The Nizkor Project: Remembering the Holocaust (Shoah)
Nuremberg, war crimes, crimes against humanity

The Trial of German Major War Criminals

Sitting at Nuremberg, Germany
29th July to 8th August 1946

One Hundred and Ninety-Second Day: Thursday, 1st August, 1946
(Part 7 of 11)

[Page 177]

M. MONNERAY: Yes, Sir.


Q. Did you often have the impression in the course of your activity in the Gestapo that the State leadership was asking you to carry out tasks which were contrary to what you would call police duties?

[Karl Heinz Hoffmann] A. In connection with certain questions during my activity in Berlin, as well as also in Denmark later, I had the feeling that certain duties were assigned to us which were contrary to our duties as policemen; but in this connection I must remark that I could only judge these questions from the point of view of a police official and could define my attitude to things only on the basis of my knowledge as such, and I did not know what had caused the leadership to make the decisions which were transmitted to us.

Q. You did not consider as criminal, for example, the order intended for certain categories of Soviet prisoners?

A. I must honestly say that I was absolutely unable to understand such an order, particularly since it could not be explained at all by police reasons.

Q. But nevertheless the Gestapo lent itself to the execution of these orders, did it not?

A. I cannot tell you that from my own knowledge.

M. MONNERAY: I have no further questions.

DR. MERKEL: Just a few questions, Mr. President.



Q. Did the members of the Gestapo who had been assimilated into the SS by the assimilation decree come under the orders of the SS or the SD and perform their service there?

A. No. The registration in the SS was merely an outside measure, and after my formal entry into the SS in the year 1939 I did not perform any service with either the SS or the SD.

Q. In the order of protective arrest issued by the RSHA was the concentration camp already designated to which the prisoner was to be delivered?

A. I think I remember that it was, but I cannot tell you exactly.

Q. Who carried out the arrests of those people against whom an order of protective arrest had been issued, in case these people were still at liberty?

A. Either the officials of the Gestapo directly, or possibly also the constabulary and local police authorities.

Q. Who accompanied the trainloads of prisoners to the concentration camps?

A. As far as I remember, this transportation was handled by the general police administration in regular prisoner transport cars which traversed the entire Reich area according to a regular schedule.

Q. Did you or your office know anything about the true conditions existing in the concentration camps?

A. No.

THE PRESIDENT: What do you mean by "regular schedules"? Do you mean special transports or do you mean ordinary trains?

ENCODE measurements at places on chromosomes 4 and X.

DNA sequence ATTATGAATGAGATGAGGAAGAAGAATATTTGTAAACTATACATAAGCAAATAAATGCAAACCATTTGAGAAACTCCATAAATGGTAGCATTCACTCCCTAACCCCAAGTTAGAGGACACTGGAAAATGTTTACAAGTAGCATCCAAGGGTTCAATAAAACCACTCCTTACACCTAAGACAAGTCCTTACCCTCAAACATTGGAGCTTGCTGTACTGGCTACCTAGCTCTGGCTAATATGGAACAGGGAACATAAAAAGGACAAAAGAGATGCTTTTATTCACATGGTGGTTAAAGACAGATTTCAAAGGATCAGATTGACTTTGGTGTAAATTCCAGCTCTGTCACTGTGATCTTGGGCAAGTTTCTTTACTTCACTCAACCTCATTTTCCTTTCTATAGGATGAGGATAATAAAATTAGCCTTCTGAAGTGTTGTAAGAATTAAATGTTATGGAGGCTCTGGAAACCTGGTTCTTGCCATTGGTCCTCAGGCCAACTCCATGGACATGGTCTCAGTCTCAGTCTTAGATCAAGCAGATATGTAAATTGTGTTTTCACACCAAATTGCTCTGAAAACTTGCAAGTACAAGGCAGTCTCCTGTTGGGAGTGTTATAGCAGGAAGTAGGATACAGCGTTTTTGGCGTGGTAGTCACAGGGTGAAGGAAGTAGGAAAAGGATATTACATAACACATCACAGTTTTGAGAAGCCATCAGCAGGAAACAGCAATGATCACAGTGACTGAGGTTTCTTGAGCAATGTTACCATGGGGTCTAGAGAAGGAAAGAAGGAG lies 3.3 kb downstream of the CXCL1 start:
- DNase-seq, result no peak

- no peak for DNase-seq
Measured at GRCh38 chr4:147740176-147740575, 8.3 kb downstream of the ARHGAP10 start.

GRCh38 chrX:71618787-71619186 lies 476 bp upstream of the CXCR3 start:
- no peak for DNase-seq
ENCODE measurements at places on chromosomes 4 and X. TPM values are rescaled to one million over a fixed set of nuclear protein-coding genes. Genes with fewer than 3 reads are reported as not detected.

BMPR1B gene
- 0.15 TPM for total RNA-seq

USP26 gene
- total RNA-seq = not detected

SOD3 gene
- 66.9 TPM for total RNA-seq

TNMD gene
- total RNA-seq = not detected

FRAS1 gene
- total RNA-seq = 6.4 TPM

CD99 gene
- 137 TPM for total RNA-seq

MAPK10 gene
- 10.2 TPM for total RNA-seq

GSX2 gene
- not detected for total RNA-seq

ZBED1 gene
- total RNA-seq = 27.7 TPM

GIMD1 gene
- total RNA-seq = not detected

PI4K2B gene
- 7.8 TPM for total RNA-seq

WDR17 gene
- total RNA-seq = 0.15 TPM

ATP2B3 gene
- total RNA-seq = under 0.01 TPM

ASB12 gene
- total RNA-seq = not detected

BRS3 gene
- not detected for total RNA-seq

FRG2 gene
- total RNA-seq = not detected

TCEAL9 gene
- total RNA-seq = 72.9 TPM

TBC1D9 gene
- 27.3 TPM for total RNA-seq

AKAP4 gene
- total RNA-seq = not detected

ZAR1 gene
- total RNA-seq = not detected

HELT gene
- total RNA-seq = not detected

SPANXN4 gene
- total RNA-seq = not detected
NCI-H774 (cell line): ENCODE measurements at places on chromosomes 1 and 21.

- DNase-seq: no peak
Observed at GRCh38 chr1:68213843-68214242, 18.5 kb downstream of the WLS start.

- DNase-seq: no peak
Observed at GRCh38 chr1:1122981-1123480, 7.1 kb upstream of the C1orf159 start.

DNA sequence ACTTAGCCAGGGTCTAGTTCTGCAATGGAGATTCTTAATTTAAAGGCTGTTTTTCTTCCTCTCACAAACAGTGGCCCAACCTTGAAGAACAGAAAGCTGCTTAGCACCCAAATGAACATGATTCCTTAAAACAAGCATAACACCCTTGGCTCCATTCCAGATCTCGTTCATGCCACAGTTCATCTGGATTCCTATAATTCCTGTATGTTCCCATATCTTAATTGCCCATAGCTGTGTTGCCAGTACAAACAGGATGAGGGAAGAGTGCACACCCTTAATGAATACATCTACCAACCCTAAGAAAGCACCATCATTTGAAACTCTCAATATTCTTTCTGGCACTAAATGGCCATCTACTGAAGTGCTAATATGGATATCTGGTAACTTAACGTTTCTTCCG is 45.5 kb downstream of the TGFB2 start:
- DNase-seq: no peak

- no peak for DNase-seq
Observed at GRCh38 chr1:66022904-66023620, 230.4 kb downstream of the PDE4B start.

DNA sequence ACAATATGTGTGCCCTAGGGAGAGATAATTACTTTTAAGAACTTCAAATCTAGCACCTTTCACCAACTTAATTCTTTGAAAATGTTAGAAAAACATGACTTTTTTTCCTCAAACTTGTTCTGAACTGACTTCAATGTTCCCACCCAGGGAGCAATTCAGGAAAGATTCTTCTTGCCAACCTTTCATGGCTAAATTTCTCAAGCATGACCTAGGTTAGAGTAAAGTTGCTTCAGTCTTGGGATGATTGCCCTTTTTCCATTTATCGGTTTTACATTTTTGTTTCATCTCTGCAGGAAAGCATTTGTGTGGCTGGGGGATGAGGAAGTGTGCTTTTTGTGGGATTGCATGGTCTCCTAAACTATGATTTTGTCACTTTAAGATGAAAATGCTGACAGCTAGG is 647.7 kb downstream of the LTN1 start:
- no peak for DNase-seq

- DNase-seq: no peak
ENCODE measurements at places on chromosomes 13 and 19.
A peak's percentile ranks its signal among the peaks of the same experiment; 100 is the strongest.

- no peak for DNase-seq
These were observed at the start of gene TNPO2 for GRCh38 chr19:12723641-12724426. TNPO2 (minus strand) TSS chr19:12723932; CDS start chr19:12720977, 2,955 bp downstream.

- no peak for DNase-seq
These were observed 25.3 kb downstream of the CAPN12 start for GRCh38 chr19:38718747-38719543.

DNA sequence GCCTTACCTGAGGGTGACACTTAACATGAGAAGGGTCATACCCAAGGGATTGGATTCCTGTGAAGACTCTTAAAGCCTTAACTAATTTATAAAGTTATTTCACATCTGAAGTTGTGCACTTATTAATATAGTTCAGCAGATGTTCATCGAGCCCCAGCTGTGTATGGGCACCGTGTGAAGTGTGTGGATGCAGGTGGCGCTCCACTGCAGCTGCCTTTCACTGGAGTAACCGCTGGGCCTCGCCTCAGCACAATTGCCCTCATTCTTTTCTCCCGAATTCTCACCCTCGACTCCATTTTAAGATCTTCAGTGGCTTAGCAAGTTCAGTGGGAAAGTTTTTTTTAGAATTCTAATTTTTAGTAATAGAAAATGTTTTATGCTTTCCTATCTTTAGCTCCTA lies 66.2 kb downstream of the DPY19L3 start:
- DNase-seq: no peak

WITNESS: They were special cars for prisoners which were used by the general police administration between the individual prisons and which also carried ordinary prisoners. These cars were attached to the regular express and passenger

[Page 178]

trains, and these prisoners were also transported in these trains. And so there were no special transports.


Q. Were the concentration camps under the Gestapo?

A. No. Concentration camps were under the Inspector of Concentration Camps at Oranienburg, and as far as I know this Inspectorate was under the Administrative and Economic Office in the SS Main Office.

Q. The very document just submitted by the prosecution, 2521- PS, also speaks for this fact, does it not, since the return address is the SS Economic Administrative Main Office in Oranienburg and it is addressed to all the camp commandants of all the concentration camps?

A. Yes.

Q. Did you know about the annihilation of Jews at Auschwitz?

A. No. I only heard about these things after the ... after the surrender.

Q. Did you know that Eichmann's activity was directly connected with the biological extermination of the Jews at Auschwitz?

A. As long as I was in office ... as long as I was in office, and before the surrender, I heard nothing about problems of that kind.

Q. When was the first time that you received reliable knowledge about these things?

A. After the surrender.

DR. MERKEL: I have no further questions for the witness.


Q. Witness, you spoke of a decree under which the Gestapo were permitted to use third-degree methods in Denmark, is that right?

A. Yes, indeed.

Q. Was that decree in writing?

A. That was a written decree by the head of the Security Police and the SD.

Q. And was it signed?

A. Yes.

Q. Who signed it?

A. As far as I recall, the first decree was signed by Heydrich and the second one on behalf of Muller, but I cannot say for certain about the latter -

Q. What was the date of the first decree?

A. I believe it was 1937.

Q. What month?

A. That I cannot tell you at this date.

Q. What was the date of the second decree?

A. 1942.

Q. Did you see both decrees yourself?

A. Yes.

Q. What was in the first decree?

A. The contents of the first decree provided that for the purpose of uncovering organizations hostile to the Reich, if no other means were available, the person involved could receive a certain number of blows with a stick. After a specified number, a physician had to be called in. This order could only ... could be used for extracting a confession for the conviction of one individual. Approval for this had to be obtained in every case from the chief of the Security Police and SD.

Q. Wait a minute. Was the decree limited to any particular territory, or did it cover all the occupied territories?

A. The decree of 1937 applied to the Reich territory, but I believe it later applied automatically to the activities of the Sipo in those regions where it was stationed. I cannot remember any limitations.

[Page 179]

Q. Were there any other methods of third degree which were allowed as well as the beating in this first decree?

A. No. According to the second decree only ... the only measures approved were those which were milder than blows with a stick. Standing at interrogations, or fatiguing exercises. They are enumerated in the decree, but I do not remember them all.

Q. You remembered one of them - standing up, for instance. What was the provision of the decree with respect to standing up during interrogations?

A. I personally never attended such an interrogation.